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Gov't to ask rehearing of Pledge ruling

Judge stays Pledge decision pending appeals

Senior Judge Alfred Goodwin  

SAN FRANCISCO, California (CNN) -- Attorney General John Ashcroft said Thursday the Justice Department will ask the 9th U.S. Circuit Court of Appeals to reconsider a three-judge panel's ruling declaring the recitation of the Pledge of Allegiance in public schools unconstitutional.

According to court rules, the rehearing would go to a panel of 11 judges on the 9th Circuit, which is composed of 45 active and senior judges.

"The Justice Department will defend the ability of our nation's children to pledge allegiance to the American flag by requesting a rehearing en banc [full bench] by the full 9th Circuit," Ashcroft said in a statement.

The three-member panel of the appeals court ruled Wednesday in a 2-1 decision that reciting the Pledge of Allegiance is unconstitutional because of the addition of the phrase "under God" in 1954 by Congress.

Just before Ashcroft's announcement, Alfred Goodwin, the Nixon-appointed senior judge who wrote Wednesday's opinion, issued a stay on the ruling pending appeals.

The ruling created a firestorm across most of the nation and especially on Capitol Hill, with "ridiculous" and "nuts" being used as the buzzwords to describe the court's opinion.

Pledge of Allegiance
I pledge allegiance to the flag of the United States of America, and to the Republic for which it stands, one nation under God, indivisible, with liberty and justice for all.

 CNN NewsPass Video 
  •  Man behind landmark pledge ruling
  •  Pledge back in court
  •  Mom: Girl not harmed by pledging 'under God'
  •  Justice Department's filing (PDF)
  •  On the Scene: Toobin: Pledge ruling likely 'dead on arrival'
  •  CNN Access: Litigant explains why he brought Pledge suit
  •  History of the Pledge
  •  Read the court decision: Newdow v. U.S. Congress, et al.
(FindLaw) (PDF)
  •  Judges in Pledge of Allegiance decision
  •  Gallery: A look at the three-judge panel that made the ruling

CNN Access: Falwell, Lynn: Ministers debate pledge ruling 

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The Senate was so outraged Wednesday that it passed a resolution 99-0 expressing full support for the Pledge of Allegiance and on Thursday voted 99-0 to recodify the "under God" language in the pledge. The only one not voting was Sen. Jesse Helms, R-North Carolina, who is recovering from heart surgery.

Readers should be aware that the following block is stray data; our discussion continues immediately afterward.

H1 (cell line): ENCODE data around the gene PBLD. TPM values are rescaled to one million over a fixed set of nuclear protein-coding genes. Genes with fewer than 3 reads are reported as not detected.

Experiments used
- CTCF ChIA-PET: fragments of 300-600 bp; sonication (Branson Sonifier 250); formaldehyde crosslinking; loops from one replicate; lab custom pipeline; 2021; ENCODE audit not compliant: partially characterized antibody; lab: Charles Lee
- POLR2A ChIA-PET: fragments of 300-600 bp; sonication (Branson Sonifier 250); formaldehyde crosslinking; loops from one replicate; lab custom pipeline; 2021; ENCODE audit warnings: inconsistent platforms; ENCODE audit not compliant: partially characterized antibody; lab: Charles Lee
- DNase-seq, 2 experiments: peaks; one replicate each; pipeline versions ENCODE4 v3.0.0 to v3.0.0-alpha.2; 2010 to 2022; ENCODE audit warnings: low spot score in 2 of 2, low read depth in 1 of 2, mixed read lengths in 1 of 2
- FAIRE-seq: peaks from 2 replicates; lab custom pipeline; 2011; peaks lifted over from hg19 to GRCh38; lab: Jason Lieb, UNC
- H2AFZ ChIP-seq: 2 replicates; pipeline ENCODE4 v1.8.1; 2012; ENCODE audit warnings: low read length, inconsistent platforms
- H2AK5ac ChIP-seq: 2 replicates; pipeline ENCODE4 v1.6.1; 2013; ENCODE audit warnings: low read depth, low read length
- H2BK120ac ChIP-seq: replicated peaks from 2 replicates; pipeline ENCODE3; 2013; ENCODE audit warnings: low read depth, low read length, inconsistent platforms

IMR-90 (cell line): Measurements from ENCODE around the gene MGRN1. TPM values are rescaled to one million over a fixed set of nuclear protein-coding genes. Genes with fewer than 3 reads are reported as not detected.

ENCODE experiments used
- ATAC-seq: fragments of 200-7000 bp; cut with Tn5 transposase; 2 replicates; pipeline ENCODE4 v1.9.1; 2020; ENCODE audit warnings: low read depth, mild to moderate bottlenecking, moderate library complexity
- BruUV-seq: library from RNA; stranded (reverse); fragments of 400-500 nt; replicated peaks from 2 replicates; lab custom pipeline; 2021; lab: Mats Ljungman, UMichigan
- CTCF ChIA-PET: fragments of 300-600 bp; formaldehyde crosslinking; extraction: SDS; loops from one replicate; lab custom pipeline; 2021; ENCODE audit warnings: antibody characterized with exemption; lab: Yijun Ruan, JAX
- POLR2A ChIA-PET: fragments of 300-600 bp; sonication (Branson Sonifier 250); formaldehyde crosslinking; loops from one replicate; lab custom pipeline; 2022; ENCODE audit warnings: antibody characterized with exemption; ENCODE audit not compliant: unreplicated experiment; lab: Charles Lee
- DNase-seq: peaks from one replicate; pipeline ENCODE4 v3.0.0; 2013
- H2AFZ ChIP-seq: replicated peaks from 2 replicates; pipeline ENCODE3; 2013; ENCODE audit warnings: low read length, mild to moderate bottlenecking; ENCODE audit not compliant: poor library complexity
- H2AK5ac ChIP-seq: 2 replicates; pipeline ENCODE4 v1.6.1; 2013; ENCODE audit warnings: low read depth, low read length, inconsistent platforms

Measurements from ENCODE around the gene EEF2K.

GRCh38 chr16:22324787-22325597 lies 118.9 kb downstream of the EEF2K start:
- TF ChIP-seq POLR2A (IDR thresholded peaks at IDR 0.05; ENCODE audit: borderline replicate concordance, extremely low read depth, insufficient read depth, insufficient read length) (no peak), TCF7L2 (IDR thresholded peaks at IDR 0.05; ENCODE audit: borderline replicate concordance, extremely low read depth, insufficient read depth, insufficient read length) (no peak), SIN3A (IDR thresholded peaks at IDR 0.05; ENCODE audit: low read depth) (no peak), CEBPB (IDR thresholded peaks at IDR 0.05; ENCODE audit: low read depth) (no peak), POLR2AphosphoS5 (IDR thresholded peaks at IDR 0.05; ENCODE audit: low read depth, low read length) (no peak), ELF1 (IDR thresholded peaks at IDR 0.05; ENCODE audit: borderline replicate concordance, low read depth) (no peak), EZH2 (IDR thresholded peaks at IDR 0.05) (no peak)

California Gov. Gray Davis said his state was "going to take decisive action to overturn this decision." He said the state was in touch throughout the day with the Justice Department and local school boards named in the suit.

"This decision was wrongheaded and it should not be allowed to stand," Davis said. "With troops overseas, this is the wrong decision at the worst possible time."

Next to the governor, there was a placard with the text of the Pledge of Allegiance on it.

Dr. Michael Newdow, a Sacramento, California, physician with a law degree who represented himself and whose daughter attends public school in Elk Grove, said he brought the lawsuit that led to the ruling "because I am an atheist and this offends me."

Newdow said that since the ruling he has received death threats, including one left on his answering machine that said, "You're a dead man walking." (CNN Access: Michael Newdow on why he brought the suit)

He defended his actions, saying he is fighting for the Constitution. "The issue is whether or not government should be placing religion in the public schools or anywhere else," he said.

Citing a concurring opinion in a Supreme Court decision, the 9th Circuit panel said, "The Pledge, as currently codified, is an impermissible government endorsement of religion because it sends a message to unbelievers 'that they are outsiders, not full members of the political community, and an

accompanying message to adherents that they are insiders, favored members of the political community.'"

The 1954 insertion of the "under God" phrase, the panel said, was made "to recognize a Supreme Being" and advance religion at a time "when the government was publicly inveighing against atheistic communism." (More on pledge's history)

Ashcroft announced his decision after Justice Department appellate lawyers and congressional leaders and their attorneys spent a full day discussing the merits of taking the case back to the entire body of the San Francisco-based 9th Circuit.

"One factor is: Why give this case Supreme Court status when you can very likely get this overturned by the circuit sitting en banc?" one source familiar with the internal discussions said.

This legal source, who requested anonymity, said one lawyer involved in the discussions between the Justice Department and Capitol Hill privately predicted a 9-2 ruling with only the two who wrote Wednesday's ruling supporting it.

Students Pledge
Students at a school in Los Angeles' San Fernando Valley recite the Pledge of Allegiance in this October 2001 file photo.  

"It's a liberal circuit, but these were the two most liberal judges in the circuit," the source said.

The 9th Circuit covers California, Oregon, Washington, Hawaii, Alaska, Arizona, Nevada, Montana and Idaho.

-- CNN Correspondent John King and Producer Dana Bash contributed to this report.


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